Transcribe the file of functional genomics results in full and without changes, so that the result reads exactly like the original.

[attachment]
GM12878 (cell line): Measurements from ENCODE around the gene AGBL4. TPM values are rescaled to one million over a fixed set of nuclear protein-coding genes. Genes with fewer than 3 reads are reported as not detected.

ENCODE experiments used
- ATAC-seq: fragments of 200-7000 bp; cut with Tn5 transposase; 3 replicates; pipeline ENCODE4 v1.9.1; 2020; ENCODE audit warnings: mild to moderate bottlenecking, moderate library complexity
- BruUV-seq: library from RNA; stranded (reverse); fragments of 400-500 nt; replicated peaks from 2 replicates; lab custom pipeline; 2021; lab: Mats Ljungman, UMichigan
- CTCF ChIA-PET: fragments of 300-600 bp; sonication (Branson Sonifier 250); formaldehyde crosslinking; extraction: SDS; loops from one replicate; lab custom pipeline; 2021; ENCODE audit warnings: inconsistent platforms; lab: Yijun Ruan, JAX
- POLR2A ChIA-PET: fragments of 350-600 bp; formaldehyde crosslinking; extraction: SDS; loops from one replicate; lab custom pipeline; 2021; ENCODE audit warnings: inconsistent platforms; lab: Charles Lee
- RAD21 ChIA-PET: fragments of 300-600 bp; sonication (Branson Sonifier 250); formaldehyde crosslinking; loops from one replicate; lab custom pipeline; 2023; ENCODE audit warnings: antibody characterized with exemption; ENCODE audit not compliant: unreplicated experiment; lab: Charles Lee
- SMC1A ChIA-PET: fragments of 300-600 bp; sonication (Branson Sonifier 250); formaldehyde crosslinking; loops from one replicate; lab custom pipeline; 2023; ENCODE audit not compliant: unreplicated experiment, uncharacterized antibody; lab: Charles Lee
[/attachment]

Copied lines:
GM12878 (cell line): Measurements from ENCODE around the gene AGBL4. TPM values are rescaled to one million over a fixed set of nuclear protein-coding genes. Genes with fewer than 3 reads are reported as not detected.

ENCODE experiments used
- ATAC-seq: fragments of 200-7000 bp; cut with Tn5 transposase; 3 replicates; pipeline ENCODE4 v1.9.1; 2020; ENCODE audit warnings: mild to moderate bottlenecking, moderate library complexity
- BruUV-seq: library from RNA; stranded (reverse); fragments of 400-500 nt; replicated peaks from 2 replicates; lab custom pipeline; 2021; lab: Mats Ljungman, UMichigan
- CTCF ChIA-PET: fragments of 300-600 bp; sonication (Branson Sonifier 250); formaldehyde crosslinking; extraction: SDS; loops from one replicate; lab custom pipeline; 2021; ENCODE audit warnings: inconsistent platforms; lab: Yijun Ruan, JAX
- POLR2A ChIA-PET: fragments of 350-600 bp; formaldehyde crosslinking; extraction: SDS; loops from one replicate; lab custom pipeline; 2021; ENCODE audit warnings: inconsistent platforms; lab: Charles Lee
- RAD21 ChIA-PET: fragments of 300-600 bp; sonication (Branson Sonifier 250); formaldehyde crosslinking; loops from one replicate; lab custom pipeline; 2023; ENCODE audit warnings: antibody characterized with exemption; ENCODE audit not compliant: unreplicated experiment; lab: Charles Lee
- SMC1A ChIA-PET: fragments of 300-600 bp; sonication (Branson Sonifier 250); formaldehyde crosslinking; loops from one replicate; lab custom pipeline; 2023; ENCODE audit not compliant: unreplicated experiment, uncharacterized antibody; lab: Charles Lee